Guinness Storehouse — The Mecca of Brew

Black Stuff, Pint of Plain, “good for your heart…”

Guinness stout beer has been called many things.  I just call it good.

As Rick Steves says in his Ireland guidebook, “A visit to the Guinness Storehouse is, for many, a pilgrimage.”  This seemed to be true.  As we approached the factory, several “pilgrims” stopped to take pictures of each other in front of the huge Guinness sign hanging from a massive wooden gate on the lane leading to the Storehouse.  We followed suit.

The Guinness Storehouse Gate on Crane Street -- Entrance to Mecca

The Guinness museum now fills its former fermentation plant.  Well laid out over seven floors, the core of the building is modeled on a giant pint glass.  If this space were to be filled with Guinness, it would hold 14.3 million pints!  The museum, somewhat of an interactive experience, takes you through the steps of the entire brewing process, the art of cooperage, and finally tasting.
This waterfall marks the beginning of the tour — a promise of things to come.  Notice all the coins donated by worshipers.

A cooper’s dream

Halfway through our visit, we paused for a simple lunch while listening to Irish musicians play traditional music.

Playing "Trad" -- always more fun with a pint by your side

Then we made the trek up the last flight of stairs to the grand finale — the “head” of the pint:  Gravity Bar.  Perched at the very top of the museum, this circular bar is surrounded by 360 degree windows and views onto Dublin.  A pint of Guinness came with the price of our entrance tickets; we watched thirstily as the bartenders (mostly female) artfully pulled the pints from shiny brass spouts.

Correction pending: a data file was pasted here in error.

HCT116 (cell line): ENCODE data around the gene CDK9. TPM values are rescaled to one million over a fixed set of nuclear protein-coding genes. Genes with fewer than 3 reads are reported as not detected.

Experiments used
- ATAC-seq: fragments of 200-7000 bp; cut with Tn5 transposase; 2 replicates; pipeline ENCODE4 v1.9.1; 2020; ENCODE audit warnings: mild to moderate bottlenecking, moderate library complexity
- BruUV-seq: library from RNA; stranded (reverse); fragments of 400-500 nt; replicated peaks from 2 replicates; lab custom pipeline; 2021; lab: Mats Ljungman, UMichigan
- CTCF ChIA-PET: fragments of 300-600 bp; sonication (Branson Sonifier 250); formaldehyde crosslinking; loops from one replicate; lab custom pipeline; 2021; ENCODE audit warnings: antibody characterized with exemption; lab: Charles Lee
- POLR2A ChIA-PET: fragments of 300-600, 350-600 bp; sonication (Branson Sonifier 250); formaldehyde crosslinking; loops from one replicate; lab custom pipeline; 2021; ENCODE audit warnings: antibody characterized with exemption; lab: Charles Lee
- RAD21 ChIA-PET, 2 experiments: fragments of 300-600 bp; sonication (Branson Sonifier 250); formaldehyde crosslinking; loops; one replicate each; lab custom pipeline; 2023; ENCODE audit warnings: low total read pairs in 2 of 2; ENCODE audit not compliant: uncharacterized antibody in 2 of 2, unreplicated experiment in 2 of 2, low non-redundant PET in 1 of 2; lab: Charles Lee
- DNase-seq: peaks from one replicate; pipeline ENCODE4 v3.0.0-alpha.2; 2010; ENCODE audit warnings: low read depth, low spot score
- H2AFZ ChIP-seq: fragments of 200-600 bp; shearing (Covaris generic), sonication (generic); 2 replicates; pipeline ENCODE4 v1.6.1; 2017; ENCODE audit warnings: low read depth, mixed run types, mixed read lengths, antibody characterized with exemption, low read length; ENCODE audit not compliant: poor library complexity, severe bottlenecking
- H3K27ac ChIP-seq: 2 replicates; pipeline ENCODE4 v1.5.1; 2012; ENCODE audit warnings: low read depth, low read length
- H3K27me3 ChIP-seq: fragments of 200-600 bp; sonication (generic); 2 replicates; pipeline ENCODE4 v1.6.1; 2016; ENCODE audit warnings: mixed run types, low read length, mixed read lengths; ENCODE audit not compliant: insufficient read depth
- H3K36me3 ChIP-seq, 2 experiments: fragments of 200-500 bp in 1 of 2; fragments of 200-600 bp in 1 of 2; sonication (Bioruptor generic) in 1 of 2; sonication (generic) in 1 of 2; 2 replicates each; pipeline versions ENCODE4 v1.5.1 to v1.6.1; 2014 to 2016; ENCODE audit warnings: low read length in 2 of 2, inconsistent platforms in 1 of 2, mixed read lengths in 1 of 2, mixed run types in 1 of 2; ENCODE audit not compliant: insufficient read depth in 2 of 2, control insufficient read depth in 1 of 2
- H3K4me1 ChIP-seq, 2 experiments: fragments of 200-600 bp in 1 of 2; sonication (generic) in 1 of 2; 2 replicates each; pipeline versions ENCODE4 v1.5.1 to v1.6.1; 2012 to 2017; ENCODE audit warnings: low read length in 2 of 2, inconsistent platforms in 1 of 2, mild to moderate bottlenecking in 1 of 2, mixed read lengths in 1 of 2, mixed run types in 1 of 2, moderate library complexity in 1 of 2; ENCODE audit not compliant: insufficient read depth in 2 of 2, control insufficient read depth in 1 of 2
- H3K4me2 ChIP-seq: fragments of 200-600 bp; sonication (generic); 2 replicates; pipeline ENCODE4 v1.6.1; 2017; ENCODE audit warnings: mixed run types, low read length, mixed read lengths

It takes talent to pull a perfect pint — these women had the knack!

Four Perfect Pints of the Black Stuff -- guess who they're for?

The place was packed.  The few lounge seats scattered along the perimeter were occupied so we stood near the bar counter, sipping.  One of the bartenders picked up a mike and asked for everyone’s attention.  After announcing that one of the workers was leaving soon to go to school and wishing him a happy journey, she asked if anyone in the house was having a birthday.  Mom jabbed the air wildly, pointing me out.

Over the microphone, the woman asked my name and where I was from. Then, after reminding everyone I was sharing my birthday with Arthur Guinness’ 250th, she led the entire bar in a Happy Birthday song to “Melinda from California.”  That was a thrilling birthday surprise.

Mom's reward

After our pint and my  birthday giggles, we jostled back down the stairs to the bottom floor (the “base of the pint”) for a frenzied souvenir-shopping stint.  Our pilgrimage complete,  Mom and Dad opted to grab a taxi to the hotel while Gino and I chose to mosey and explore our way back.

(Read about the history of Guinness in my previous post:                              “Arthur Guinness — He’s Our Man!”)

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